"The women are to keep silent in the churches; for they are not permitted to speak, but are to subject themselves, just as the Law also says" (1 Corinthians 14:34). What is the silence Paul enjoins upon women? Is it absolute in every situation or is it qualified in a certain situation? This article will show that women keeping silent is in leading the assembly. The silence is qualified. She is not to speak beyond the point of being in subjection to male leadership.
"Keep silent" (Greek, sigao) means absolute silence, to hold one's peace, to not make a sound. Yet, women are commanded to sing in the assembly, thereby teaching others (Col. 3:16; Eph. 5:19). Also, if a woman desires to obey the gospel, she is to make "the good confession" (cf. Rom. 10:9-10), which may be in "the presence of many witnesses" (1 Tim. 6:12). If "keep silent in the churches" is absolutely unqualified, a woman could not sing, nor confess Christ, or even verbally correct her children in the assembly. In Acts 5:1-11, we have an example of Peter asking Sapphira to answer a question, thereby speaking, before an assembly (5:8). (Young men in the audience or assembly came forward to bury both Annanias and Sapphira after their fateful lie). Such speaking before an assembly was done while being in subjection to male leadership.
1. Defined Within Context. The context of 1 Corinthians 12-14 is the exercise of miraculous gifts before the whole assembly. "Speak" (14:34) is used in this context of addressing, thereby leading, the assembly (cf. 14:27,29). A male tongue speaker, without an interpreter, and a male prophet, waiting his turn, were both enjoined to "keep silent" (vv. 28,30). They were forbidden to address the assembly in the specified situation. "It is a shame for a woman to speak in church" (1 Cor. 14:35) refers to the specific disruptive example at Corinth. It means women should not speak that disrupts, controls or leads the assembly.
2. A Qualified Prohibition. "NOT permitted to speak, BUT are to subject themselves" means the NOT phrase is qualified (or modified) by the BUT phrase. We must not put a "period" in the middle of Paul's thought. We must not assert a full, absolute negative when God has revealed a qualified negative. The BUT clause modifies the NOT clause.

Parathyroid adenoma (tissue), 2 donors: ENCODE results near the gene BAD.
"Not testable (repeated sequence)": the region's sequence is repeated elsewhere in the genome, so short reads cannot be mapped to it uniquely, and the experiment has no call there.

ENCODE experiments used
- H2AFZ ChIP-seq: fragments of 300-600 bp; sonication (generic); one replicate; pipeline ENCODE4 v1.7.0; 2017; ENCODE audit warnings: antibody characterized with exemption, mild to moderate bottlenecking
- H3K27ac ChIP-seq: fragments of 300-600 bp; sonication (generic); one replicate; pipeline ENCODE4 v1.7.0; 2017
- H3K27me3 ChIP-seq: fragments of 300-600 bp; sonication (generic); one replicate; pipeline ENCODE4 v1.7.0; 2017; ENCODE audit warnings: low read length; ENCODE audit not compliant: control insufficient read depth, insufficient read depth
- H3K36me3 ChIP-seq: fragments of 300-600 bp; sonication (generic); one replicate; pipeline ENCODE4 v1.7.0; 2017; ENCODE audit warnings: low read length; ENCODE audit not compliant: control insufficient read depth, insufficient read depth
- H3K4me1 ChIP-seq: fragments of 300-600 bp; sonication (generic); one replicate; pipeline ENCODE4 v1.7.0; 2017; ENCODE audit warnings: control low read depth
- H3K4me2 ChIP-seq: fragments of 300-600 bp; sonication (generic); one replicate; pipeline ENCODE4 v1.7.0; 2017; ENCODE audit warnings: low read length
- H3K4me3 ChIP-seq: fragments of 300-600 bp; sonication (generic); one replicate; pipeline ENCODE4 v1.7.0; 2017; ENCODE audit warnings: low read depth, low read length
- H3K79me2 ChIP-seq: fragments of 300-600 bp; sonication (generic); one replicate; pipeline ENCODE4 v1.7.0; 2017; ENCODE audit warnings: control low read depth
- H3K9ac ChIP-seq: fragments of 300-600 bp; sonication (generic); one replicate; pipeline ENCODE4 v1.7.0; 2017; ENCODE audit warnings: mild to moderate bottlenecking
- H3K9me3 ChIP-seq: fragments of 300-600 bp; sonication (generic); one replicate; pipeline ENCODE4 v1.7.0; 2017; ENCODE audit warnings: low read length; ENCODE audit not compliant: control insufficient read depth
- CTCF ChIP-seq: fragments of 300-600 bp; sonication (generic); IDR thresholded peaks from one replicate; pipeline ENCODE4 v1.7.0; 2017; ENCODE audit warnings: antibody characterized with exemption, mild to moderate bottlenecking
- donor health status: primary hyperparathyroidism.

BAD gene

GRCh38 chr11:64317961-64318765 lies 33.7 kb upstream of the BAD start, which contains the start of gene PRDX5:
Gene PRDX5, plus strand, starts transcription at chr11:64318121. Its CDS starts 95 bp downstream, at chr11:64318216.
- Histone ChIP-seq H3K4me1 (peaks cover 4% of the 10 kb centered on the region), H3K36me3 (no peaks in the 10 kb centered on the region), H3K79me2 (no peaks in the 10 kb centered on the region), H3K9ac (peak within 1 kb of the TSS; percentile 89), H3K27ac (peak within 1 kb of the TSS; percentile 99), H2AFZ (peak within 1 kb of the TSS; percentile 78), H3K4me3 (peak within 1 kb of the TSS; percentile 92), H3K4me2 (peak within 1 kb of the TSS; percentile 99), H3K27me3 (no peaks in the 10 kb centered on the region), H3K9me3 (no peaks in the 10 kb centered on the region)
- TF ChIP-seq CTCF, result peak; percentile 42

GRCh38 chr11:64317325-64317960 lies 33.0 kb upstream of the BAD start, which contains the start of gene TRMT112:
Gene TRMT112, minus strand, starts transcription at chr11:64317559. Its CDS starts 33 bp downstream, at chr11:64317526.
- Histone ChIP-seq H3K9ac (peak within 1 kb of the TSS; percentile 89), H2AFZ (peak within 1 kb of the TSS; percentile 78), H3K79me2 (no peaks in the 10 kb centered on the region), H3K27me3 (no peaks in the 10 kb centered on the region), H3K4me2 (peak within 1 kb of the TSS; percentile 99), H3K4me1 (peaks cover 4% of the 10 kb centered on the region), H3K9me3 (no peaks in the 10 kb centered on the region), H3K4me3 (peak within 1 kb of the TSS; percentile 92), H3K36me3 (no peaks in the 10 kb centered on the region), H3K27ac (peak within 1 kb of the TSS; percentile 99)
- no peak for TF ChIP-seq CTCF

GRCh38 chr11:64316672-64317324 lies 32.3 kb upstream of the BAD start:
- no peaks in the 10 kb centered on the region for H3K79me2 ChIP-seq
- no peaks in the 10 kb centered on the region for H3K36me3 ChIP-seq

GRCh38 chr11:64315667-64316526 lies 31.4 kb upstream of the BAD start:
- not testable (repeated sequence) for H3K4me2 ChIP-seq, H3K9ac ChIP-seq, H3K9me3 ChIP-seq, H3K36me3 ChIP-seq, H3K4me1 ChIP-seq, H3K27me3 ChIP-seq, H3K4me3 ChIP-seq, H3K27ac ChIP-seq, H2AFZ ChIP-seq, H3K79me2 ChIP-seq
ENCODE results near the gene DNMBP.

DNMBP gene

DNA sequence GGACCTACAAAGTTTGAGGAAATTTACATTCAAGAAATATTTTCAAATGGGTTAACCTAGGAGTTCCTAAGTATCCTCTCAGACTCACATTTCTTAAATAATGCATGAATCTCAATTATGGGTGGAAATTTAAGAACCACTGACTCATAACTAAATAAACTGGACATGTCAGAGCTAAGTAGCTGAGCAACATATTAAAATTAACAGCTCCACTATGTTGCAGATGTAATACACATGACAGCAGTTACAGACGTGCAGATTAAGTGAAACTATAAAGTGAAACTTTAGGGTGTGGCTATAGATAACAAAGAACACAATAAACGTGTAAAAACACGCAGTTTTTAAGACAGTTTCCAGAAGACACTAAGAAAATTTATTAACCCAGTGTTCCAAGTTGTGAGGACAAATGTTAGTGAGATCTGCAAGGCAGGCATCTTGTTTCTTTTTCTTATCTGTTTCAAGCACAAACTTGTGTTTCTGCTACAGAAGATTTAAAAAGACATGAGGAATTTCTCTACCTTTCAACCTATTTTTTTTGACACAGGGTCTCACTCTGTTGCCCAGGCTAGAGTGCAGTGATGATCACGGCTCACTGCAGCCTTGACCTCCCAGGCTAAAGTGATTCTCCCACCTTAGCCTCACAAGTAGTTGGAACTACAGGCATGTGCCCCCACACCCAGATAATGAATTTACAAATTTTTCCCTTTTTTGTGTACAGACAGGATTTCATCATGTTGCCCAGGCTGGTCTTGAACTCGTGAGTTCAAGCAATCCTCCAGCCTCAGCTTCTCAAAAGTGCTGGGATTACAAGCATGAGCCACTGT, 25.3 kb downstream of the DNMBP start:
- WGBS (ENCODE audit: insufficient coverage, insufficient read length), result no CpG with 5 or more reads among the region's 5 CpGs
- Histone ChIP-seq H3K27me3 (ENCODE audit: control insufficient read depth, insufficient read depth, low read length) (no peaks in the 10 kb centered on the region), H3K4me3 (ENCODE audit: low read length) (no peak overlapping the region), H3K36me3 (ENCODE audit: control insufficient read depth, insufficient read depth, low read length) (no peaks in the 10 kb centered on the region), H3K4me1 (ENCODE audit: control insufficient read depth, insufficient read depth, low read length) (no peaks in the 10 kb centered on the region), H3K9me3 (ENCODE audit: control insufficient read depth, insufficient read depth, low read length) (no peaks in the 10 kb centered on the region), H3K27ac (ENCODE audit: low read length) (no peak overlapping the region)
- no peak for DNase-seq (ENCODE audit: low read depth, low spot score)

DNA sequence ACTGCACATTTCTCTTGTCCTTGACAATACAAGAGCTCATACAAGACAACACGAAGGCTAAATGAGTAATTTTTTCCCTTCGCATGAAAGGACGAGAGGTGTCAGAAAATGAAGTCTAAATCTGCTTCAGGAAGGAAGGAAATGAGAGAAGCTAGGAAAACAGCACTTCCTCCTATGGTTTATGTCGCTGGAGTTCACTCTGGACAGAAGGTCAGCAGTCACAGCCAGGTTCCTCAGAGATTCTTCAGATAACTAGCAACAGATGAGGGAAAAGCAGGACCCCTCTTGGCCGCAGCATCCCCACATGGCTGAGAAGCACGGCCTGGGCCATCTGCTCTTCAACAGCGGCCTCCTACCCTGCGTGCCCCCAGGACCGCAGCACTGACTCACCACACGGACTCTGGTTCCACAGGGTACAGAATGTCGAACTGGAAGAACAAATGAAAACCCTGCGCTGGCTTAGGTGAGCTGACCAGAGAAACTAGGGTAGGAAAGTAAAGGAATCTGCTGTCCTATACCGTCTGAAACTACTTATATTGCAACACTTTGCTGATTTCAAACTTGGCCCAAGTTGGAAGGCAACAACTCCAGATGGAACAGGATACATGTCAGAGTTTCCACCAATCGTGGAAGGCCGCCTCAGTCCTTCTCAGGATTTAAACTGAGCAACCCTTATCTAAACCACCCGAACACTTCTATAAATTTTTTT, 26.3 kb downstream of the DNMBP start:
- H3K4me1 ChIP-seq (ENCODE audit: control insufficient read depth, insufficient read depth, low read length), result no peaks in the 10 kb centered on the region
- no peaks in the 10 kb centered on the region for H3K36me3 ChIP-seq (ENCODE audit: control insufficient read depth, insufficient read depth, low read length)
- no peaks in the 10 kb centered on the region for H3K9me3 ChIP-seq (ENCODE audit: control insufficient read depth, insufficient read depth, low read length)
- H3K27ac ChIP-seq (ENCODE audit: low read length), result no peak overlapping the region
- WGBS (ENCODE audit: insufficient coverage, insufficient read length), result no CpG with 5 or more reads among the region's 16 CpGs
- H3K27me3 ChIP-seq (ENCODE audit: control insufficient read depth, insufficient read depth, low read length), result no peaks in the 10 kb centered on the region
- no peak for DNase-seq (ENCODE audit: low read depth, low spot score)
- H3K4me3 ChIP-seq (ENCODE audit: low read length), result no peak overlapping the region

There are several "NOT...BUT" passages in the Bible that are relative, not absolute, prohibitions (cf. Matt. 6:19-20). For example, Jesus said, "do NOT work for the food that perishes, BUT for the food that endures to everlasting life" (John 6:27). If the NOT clause was not qualified, then it would be wrong to work. Jesus says one must not work for food to the neglect of working for spiritual food. So, "do not work" is a qualified prohibition, relative to what the BUT clause enjoins. In another example, Paul said "Christ did NOT send me to baptize BUT to preach the gospel" (1 Cor. 1:17). Yet, Paul said he did baptize a few people (1 Cor. 1:14,16). Did Paul disobey Christ? No, since baptism in context is an act where some thought they were baptized into Paul's name, contrary to pointing people to Christ. Yet, in due course of preaching, Paul may have had to baptize some people personally into Christ. Another example of the "NOT...BUT" contrast is in 1 Peter 3:3: "Let NOT your adornment be external -- braiding the hair, and wearing gold jewelry, or putting on dresses, BUT let it be the hidden person of the heart." Did Peter absolutely prohibit women from wearing dresses? I hope not! It is a qualified prohibition. She is not to be concerned with outward adornment to the neglect of her inner spiritual character.
3. The Women Causing Problems. "If they desire to learn anything, let them ask their own husbands at home; for it is improper for a woman to speak in church" (1 Corinthians 14:35). Paul had in mind a certain group of women with husbands. It is most probable that these were the wives of the prophets. The wives were adding to the "confusion" in the assembly (v. 33). They were probably "asking questions" while their husband was prophesying, which was an opening for these "liberated women" to disrupt and direct the assembly.
4. The Underlying Scriptural Principle. Note that Paul's divine principle is nothing new. The underlying principle of female subjection is "just as the Law also says." What verse in the OT does Paul have in mind? Since he refers to wives and husbands, he must be referencing God's admonition to Eve: "your desire shall be for your husband and he shall rule over you" (Gen. 3:16). The brazen prophets' wives were speaking before the church, probably interrupting their husband, thereby indicating they were not in subjection.
In the marriage relationship, as well as in the church, God has ordained male leadership and female followship. Men have the responsibility to lead and females have the responsibility to submit. God the Father is over Christ, Christ is over man, and man is over woman (1 Cor. 11:3ff). A woman is not to usurp authority over or teach over a man (1 Tim. 2:11-12). Priscilla, in conjunction with her husband Aquila, helped to teach Apollos (Acts 18:26). A woman teaches when she sings, but she is not teaching "over" a man. A woman may make a comment in a Bible class, but she is not to speak beyond subjection to the male teacher (i.e. dominate or control the class).
Women may take the lead in teaching classes of children or other women (cf. Titus 2:3-4). Women have much God-glorifying work to do in their sphere designated by God. The silence Paul enjoins on women in 1 Cor. 14:34f is when women attempt to disrupt God's delegation of authority and male leadership by taking the lead in the assembly.
By W. Frank Walton
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